By Edmond Y. Azadian
The centennial of the Armenian Genocide is around the corner. Only two years are left to prepare a commemoration commensurate with the magnitude of that colossal tragedy, which not only cost 1.5 million lives, but also a 3000-year-old homeland. Assimilated generations of Armenians, or masses alienated from their roots must be added in the loss ledge of the martyrs.
Once in a while we come across some Armenian media statements to the effect of a tsunami in 2015, which will scare the Turks and turn a new page in our struggle to promote the recognition of the Armenian Genocide. Yes, indeed, there are some preparations in Armenia and we learn about the centennial commemoration committees being formed in many communities throughout the Diaspora. However, no major earth-shaking event seems to be in the offing. It would be a shame if the centennial commemoration also turns out to be a run-of-the-mill program, akin to those which we organize every year in Armenia and in active Armenian communities around the globe. Any impressive commemorative event will take more than two years to organize.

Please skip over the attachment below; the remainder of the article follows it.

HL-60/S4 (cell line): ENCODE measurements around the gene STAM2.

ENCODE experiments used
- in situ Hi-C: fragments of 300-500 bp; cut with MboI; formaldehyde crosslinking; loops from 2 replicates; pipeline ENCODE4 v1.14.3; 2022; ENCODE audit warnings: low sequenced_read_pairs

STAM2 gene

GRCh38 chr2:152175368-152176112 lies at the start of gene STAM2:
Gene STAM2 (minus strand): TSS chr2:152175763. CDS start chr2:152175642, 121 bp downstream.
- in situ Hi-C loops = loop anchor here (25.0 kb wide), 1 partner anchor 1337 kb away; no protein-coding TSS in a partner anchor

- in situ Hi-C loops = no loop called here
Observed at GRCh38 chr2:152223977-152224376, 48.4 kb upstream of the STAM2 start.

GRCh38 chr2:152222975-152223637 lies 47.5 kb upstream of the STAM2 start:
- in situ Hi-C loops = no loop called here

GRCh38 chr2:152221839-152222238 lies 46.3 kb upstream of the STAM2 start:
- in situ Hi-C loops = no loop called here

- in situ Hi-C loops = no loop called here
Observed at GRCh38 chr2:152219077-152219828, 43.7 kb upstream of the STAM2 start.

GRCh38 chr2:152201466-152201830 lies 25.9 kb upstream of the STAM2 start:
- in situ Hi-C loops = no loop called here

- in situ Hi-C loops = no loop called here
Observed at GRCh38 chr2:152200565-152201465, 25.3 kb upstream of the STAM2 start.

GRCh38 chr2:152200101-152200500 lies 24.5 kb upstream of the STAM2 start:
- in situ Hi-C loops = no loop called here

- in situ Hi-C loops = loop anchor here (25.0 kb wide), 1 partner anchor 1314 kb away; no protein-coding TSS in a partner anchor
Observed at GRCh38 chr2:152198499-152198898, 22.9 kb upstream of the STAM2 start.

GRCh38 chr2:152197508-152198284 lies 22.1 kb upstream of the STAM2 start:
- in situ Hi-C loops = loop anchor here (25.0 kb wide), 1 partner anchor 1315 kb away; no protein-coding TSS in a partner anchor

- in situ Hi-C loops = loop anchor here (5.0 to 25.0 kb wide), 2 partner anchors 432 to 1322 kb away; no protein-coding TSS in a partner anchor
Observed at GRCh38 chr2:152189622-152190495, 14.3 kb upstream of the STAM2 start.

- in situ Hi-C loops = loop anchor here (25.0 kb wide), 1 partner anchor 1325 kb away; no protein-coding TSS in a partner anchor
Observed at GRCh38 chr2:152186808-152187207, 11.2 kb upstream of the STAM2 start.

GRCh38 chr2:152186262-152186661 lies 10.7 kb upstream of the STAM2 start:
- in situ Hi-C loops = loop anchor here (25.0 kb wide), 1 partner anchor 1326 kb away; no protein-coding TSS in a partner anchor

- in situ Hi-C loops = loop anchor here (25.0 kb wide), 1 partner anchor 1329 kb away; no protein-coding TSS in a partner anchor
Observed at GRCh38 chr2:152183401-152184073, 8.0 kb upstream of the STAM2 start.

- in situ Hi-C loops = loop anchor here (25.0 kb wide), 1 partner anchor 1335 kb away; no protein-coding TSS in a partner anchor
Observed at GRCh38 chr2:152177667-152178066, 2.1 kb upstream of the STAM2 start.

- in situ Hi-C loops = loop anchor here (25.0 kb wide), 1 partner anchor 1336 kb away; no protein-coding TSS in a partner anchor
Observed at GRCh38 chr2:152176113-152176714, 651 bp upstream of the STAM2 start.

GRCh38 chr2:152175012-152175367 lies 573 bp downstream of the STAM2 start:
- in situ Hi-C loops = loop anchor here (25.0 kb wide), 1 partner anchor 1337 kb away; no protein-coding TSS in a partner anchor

There seem to be no major undertakings to celebrate the survival of the Armenian people by gathering world-class artists and celebrities of Armenian extraction in an impressive venue in New York, Paris, Moscow or Yerevan. That certainly would entail tremendous resources, which no benefactor, foundation or organization seems ready to undertake, let alone initiate.
Monuments have been erected in many capitals of the world, sometimes compromising the location, depending on the clout of the respective Armenian community.
The most impressive and eloquent monument would have been the Genocide Museum at the heart of our nation’s capital. In addition to its symbolism, the museum by itself could make a political statement. It is almost tragic that two years shy of the centennial, the museum is still a hostage to the dispute of opposing parties. One is certainly justified to begin to believe that the project is already a victim of a political conspiracy. The government of Turkey would have given an arm and a leg to have the museum disappear from that conspicuous location in Washington, DC. But that wish thus far is being offered for free by internecine warfare.